Depending on one's perspective, this is either the perfect time or an awful one for "Shark Tank."
Depending on one’s perspective, this is either the perfect time or an awful one for “Shark Tank,” an adaptation of the Japanese series “Dragons’ Den,” which sends aspiring entrepreneurs in search of capital to pitch five brutally honest business executives. I found educational value in the process but also plenty to dislike about the talent — beginning with Kevin O’Leary, whose fortune-cookie wisdom (“Never insult money,” or “You’re pigs. Pigs get slaughtered”) makes you want to respond, “And you’re an irritating windbag. Can wealth cure that?”
Produced by Mark Burnett, Phil Gurin and Clay Newbill, the series has a crisp look and feel reminiscent of Burnett’s “The Apprentice,” but there’s relatively little to get viewers invested in those venturing into the so-called tank. Part of this disconnect may be the nature of Japanese reality shows, where public humiliation is frequently a crucial element. (Viewers of BBC America may be familiar with the English version of “Dragons’ Den.”)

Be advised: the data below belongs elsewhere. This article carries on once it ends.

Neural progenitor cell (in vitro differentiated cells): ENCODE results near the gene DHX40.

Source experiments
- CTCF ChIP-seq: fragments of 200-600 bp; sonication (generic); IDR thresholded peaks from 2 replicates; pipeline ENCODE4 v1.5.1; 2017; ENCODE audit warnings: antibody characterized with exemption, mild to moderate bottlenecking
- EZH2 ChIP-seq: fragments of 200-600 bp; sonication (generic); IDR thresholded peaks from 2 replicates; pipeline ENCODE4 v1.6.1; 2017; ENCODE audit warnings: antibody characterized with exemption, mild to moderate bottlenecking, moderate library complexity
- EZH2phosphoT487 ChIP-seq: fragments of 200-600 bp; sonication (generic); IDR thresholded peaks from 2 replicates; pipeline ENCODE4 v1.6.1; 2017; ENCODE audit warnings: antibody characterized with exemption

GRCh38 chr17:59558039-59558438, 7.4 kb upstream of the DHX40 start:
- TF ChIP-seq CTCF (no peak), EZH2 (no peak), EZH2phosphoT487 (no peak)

Here, some of those moments are slightly uncomfortable, if perhaps necessary. One contestant is told to “stop this madness” of mortgaging his house in order to pursue developing an ill-conceived product. It is, as one exec mutters almost under his breath, “the dark side” of the American dream.
On the other hand, ABC is really just tapping into an “American Idol”-meets-big-business hybrid that the network previously explored in “American Inventor” — at a point in history where the world is sifting through the damage inflicted by high-flying hucksters who played fast and loose with financial rules.
“Don’t cry about money. It never cries for you,” mutual-fund manager-entrepreneur O’Leary — the love-him-or-hate-him standout here, for better and mostly worse — counsels one candidate.
But those who put their trust in O’Leary types currently have plenty about which to cry. “Shark Tank” reminds us that swimming among these big fishes isn’t for the faint of heart, but it finally sends a mixed message — namely, that with a little drive, some dumb luck and a willingness to get bloodied, you too can become like the platitude-spouting jerks on the other side of the table.
So is “Shark Tank” cathartic, or merely depressing? Perhaps appropriately, it’s a little of both.